4) poetry spice: slam it, damn’it!
In the Toastmasters manual, there is a piece of advice which in my opinion is not in harmony with today’s trends – but it does not mean that the manual is wrong in general: avoid a “sing-song” interpretation. For training purposes, I would suggest a totally opposite direction: slam your text! I would go even further: slam everything you need to read aloud because the extremes it forces you to, will help you find your natural rhythm of enunciation, the moments when to pause, the moments when to suspend your audience’s breath to your words, etc. in one word, it will help you improve your communication skills tremendously and that’s why you joined or plan to join Toastmasters.
Katie Makkai is a famous slammer. Let’s listen to her interpretation of “pretty” that generated over 500 000 hits on youtube and lots enthusiastic comments and laughter.
That is probably more than “sing-song” but if you manage training and reading your next business report on the pattern of Katie’s “Pretty”, you will do wonders in the board room.
It is well possible that you don’t have enough time to allow poetry into your lives anymore but you could still download some poems randomly and schedule their podcast as a mental break in your busy day… I would advise you to establish this routine, because poetry could help you to approach the world from a different angle, deploying its creative wings on your daily joys and worries, and not only at a personal level.
Besides, it’s nearly springtime: why not try something fresh and new, why not to give poetry a try?
Some contemporary poetry resources:
@MargaretAtwood you can follow this famous Canadian poet on Twitter (she has over 135 000 followers)
Text by Ruxandra Balboa-Pöysti @ruxandrabp
LANGUAGE COMMENTARY PROVIDED BY RICHARD LEWIS COMMUNICATIONS www.crossculture.com
Based on the following initial text, Richard Lewis Communications suggested the following improvements (parts to be corrected highlighted in yellow). http://www.slideshare.net/Toastmastersfinland/poetry-rhymes-with-integrated-corrections
1) Intially, I wrote:
‘watching deeply into your eyes’. RLC comment: the verb should be ‘looking’ – “looking deeply into your eyes”. The verbs ‘see’, ‘look’ and ‘watch’ are subtly different. If we ‘see’ something, we cannot avoid it. Simply having our eyes open there are various things in front of us which we see. If we ‘look’ at something, we are deliberately focusing our attention on it. ‘Watch’ is used for things which are moving, where activity is going on. For example, we could go into a room and see a television. If we look at the television, we are looking at the physical object. But if we watch television we are following the programme. In the context of your sentence, ‘look’ is the correct verb as there is intense concentration. Watching someone’s eyes would be focusing on following the movements as they observed different things and moved around.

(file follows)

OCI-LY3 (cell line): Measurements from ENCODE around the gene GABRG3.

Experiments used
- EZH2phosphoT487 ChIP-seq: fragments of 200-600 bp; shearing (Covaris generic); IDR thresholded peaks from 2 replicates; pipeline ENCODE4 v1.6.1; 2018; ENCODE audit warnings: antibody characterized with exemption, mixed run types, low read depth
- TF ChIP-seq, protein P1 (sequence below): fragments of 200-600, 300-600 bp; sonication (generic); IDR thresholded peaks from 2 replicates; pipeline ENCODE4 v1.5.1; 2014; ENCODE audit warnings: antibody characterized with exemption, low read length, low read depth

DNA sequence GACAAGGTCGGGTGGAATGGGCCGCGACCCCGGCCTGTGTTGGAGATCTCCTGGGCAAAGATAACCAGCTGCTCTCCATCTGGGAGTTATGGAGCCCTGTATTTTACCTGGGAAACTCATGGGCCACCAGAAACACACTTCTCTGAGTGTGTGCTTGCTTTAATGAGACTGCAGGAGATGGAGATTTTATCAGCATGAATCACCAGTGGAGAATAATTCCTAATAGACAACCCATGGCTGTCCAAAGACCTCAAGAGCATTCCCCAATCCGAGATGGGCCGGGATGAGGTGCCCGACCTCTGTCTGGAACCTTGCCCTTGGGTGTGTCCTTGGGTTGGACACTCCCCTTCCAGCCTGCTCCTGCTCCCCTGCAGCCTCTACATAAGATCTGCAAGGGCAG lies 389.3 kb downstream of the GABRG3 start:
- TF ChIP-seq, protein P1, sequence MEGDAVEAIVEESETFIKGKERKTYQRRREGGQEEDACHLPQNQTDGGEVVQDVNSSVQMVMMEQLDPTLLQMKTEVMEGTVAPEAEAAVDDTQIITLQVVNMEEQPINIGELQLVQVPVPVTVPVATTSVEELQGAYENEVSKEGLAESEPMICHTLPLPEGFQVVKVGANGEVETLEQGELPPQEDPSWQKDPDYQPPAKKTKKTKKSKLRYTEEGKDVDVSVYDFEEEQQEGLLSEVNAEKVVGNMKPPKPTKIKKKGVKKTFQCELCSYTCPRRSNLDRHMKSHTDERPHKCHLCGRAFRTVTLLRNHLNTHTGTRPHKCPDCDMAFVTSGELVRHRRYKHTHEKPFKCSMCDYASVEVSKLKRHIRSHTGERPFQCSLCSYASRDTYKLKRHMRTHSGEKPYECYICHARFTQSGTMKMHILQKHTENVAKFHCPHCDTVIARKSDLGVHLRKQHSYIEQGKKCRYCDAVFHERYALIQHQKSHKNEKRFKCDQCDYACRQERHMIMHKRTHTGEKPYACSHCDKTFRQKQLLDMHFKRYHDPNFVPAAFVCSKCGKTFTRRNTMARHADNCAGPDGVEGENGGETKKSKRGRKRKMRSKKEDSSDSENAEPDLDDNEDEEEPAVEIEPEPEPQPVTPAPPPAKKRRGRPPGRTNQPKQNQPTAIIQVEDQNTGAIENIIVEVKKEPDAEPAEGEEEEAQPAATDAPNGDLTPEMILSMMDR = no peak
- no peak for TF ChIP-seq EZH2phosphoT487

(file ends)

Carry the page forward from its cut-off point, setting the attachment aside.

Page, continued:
2)Initially, I wrote
“it consists in”. RLC comment: the verb ‘consists’ is followed by the preposition ‘of’. Prepositions are not easy or entirely consistent in English. You just have to learn them!
3) ‘If you read a poem
during six to eight minutes’ . RLC comment: it should be ‘for’ six to eight minutes. ‘During’ implies that something else is happening too. E.g. ‘During the reading of the poem, the poet knocked a glass of water off the table.’
‘were all participating’ RLC comment: it should be ‘all participated’ , i.e. simple past instead of past continuous. The past continuous implies that something else interrupted ( a little like my explanation for ‘during’). ‘As I was walking up the stairs, the doorbell rang’
the front of an audience’: RLC comment: it should be ‘in front of an audience’. No definite article needed.
s’: RLC comment: ‘laughter’ doesn’t have a plural. Even if different people are laughing it is just ‘laughter’. A common mistake in this area is the word ‘furniture’, or ‘equipment’ – they are always in the singular even if there are many pieces of the items.
‘could help you in approaching’ – RLC comment: it should just be ‘to approach’
‘why not to try’ – RLC comment: you don’t need a preposition after ‘why not’. It is just ‘why not try’